I wish that it were that easy today, but in the post 9/11 world, things have changed.
Any vessel taking departure or (especially) arrival in the US will be thoroughly vetted. This includes crew lists provided to Homeland Security (US Coast Guard) by the shipping company to allow for background checks and/or confirmation of identities of the signed on crew. It is not even possible in the US to gain access to the ship without proper documentation.
Sadly, in the 1st world in is no longer possible to simply show up at the head of the ships gangway and sign on as an ordinary seaman, wiper or food handler and work off the passage. In the developing world, well, who knows...It may be possible between some far-flung, off-the-beaten track ports, but I would not base travel plans upon that foundation.
In the US, an entry level seaman should plan on at least 6-12 weeks of leadtime, if applying for an original Merchant Mariners Document that would allow you to apply for work either through a national union or directly with the shipping company. In most cases, an entry level employee would not be granted privileges in terms of shipboard transportation of personal vehicles, senior officers are another story.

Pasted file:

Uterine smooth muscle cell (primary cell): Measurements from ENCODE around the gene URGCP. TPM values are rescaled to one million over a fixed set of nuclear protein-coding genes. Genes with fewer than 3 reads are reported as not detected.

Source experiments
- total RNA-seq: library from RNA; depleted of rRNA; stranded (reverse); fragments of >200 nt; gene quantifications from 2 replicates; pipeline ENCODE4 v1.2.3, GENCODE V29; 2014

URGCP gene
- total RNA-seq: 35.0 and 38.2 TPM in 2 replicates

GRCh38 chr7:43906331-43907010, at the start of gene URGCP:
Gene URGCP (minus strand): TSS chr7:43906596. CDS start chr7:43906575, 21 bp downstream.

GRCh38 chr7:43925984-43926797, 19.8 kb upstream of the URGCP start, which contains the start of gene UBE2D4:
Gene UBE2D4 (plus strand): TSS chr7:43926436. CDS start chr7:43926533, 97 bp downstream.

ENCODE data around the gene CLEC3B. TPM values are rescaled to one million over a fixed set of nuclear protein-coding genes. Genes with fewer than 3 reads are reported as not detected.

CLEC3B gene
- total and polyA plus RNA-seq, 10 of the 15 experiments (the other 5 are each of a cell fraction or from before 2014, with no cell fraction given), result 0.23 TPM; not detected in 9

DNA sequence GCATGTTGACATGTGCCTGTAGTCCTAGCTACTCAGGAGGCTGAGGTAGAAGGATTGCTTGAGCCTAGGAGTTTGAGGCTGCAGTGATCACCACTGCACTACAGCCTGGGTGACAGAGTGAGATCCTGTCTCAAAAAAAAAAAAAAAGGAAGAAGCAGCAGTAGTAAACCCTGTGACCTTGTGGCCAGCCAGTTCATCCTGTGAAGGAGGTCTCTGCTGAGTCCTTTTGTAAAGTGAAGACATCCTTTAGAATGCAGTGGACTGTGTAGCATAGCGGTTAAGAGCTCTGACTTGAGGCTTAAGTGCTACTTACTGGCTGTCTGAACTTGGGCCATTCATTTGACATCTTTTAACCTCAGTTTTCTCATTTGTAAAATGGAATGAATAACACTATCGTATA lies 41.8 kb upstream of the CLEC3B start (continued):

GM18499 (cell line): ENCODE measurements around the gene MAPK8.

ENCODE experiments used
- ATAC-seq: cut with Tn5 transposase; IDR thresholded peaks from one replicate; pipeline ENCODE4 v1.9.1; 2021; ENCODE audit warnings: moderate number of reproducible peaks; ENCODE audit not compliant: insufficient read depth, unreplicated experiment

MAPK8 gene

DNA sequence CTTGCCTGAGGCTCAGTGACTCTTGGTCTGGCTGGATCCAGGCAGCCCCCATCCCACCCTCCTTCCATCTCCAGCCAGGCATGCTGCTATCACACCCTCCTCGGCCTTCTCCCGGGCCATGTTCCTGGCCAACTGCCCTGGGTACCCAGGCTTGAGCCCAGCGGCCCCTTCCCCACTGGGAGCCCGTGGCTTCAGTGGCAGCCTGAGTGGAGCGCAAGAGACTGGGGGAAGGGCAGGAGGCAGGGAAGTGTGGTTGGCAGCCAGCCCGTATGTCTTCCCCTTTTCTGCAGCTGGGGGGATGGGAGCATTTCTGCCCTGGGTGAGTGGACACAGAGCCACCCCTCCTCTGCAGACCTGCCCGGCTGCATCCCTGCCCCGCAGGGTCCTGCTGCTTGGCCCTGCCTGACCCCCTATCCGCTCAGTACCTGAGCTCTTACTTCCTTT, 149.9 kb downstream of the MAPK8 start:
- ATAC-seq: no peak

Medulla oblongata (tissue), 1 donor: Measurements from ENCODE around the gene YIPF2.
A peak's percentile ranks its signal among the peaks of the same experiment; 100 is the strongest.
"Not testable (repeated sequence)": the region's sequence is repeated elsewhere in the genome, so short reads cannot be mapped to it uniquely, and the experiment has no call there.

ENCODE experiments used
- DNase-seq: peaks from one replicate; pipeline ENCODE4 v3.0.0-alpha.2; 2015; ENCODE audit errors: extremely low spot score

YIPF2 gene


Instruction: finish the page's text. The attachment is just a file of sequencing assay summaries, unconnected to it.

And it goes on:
The days of casual labor in the maritime industry should be considered history.
I wish that it were different, but I would just work a little overtime in your current position and fly you and the bike to where you want to ride, it is afterall, all about the ride.